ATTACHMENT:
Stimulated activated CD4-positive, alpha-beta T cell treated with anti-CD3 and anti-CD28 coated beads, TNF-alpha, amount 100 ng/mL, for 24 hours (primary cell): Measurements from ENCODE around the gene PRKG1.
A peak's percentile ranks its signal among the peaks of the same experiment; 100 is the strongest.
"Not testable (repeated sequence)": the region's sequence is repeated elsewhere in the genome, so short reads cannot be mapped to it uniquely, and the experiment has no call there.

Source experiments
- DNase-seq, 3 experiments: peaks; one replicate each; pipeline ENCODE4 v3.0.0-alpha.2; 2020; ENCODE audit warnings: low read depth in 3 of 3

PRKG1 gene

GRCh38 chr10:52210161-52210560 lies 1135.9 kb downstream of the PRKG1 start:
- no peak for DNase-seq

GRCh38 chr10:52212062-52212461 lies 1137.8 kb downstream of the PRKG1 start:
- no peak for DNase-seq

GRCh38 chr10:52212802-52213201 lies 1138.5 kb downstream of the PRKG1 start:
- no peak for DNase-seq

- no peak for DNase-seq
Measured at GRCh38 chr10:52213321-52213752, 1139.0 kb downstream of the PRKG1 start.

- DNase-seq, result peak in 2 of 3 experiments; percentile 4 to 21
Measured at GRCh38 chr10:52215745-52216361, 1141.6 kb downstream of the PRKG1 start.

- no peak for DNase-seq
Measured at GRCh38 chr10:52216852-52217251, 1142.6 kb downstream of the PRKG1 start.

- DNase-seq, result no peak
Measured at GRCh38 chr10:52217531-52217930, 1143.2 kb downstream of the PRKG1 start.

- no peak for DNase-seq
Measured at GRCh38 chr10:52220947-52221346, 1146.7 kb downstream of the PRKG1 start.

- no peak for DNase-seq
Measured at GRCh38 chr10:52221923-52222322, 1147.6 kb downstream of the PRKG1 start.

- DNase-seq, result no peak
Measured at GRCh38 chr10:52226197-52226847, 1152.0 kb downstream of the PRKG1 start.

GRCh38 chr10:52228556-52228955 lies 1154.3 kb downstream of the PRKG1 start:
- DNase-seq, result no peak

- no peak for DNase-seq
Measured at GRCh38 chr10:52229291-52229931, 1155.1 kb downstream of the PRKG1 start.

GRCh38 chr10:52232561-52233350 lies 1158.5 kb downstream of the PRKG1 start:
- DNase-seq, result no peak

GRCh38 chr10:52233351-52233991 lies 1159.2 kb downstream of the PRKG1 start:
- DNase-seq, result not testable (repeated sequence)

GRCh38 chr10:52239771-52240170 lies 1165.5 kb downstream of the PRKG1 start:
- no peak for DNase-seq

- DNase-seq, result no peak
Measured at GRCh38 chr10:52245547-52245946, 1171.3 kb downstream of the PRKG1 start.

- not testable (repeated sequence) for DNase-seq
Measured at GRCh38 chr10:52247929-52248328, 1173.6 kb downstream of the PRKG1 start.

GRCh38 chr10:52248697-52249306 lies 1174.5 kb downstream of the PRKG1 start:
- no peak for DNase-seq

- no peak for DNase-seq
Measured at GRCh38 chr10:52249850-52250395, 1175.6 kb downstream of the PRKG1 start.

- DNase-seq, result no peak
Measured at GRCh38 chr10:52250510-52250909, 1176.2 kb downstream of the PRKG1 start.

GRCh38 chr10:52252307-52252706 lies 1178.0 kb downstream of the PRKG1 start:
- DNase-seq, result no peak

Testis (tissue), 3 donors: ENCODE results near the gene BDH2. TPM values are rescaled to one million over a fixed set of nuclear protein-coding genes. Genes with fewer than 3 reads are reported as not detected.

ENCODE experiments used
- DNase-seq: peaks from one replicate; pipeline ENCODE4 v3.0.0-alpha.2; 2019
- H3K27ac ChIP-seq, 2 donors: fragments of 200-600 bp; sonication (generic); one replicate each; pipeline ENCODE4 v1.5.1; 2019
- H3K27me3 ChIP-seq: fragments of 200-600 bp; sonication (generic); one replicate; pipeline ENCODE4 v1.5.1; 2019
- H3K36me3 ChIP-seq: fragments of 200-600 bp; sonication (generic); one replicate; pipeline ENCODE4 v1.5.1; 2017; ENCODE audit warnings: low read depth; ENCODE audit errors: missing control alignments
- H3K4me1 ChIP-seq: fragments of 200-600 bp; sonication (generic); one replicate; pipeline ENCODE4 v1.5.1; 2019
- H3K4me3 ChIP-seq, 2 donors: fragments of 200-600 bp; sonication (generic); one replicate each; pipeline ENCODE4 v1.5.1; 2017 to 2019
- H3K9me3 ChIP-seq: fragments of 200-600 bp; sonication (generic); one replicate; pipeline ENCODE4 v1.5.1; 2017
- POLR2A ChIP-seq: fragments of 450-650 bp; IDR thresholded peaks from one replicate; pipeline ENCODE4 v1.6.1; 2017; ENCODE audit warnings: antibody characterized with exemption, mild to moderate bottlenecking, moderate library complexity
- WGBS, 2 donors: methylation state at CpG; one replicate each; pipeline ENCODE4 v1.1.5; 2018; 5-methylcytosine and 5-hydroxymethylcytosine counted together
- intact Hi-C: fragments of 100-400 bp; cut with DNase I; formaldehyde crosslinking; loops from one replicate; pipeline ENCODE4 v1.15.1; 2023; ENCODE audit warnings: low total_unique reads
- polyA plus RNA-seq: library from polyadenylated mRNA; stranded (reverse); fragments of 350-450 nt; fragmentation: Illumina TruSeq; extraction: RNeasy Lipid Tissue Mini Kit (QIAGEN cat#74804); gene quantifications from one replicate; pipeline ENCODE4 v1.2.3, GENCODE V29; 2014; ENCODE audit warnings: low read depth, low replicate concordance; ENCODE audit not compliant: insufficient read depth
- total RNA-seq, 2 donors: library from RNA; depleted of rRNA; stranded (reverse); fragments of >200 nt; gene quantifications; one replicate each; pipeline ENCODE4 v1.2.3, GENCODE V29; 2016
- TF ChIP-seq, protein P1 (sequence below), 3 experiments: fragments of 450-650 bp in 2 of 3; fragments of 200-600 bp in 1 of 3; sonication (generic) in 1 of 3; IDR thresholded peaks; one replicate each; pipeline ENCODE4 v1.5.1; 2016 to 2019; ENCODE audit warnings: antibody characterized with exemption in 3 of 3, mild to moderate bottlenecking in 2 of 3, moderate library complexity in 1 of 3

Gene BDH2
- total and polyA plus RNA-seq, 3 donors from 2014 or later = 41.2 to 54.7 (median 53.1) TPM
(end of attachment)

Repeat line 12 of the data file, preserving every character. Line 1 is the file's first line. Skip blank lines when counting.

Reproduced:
- no peak for DNase-seq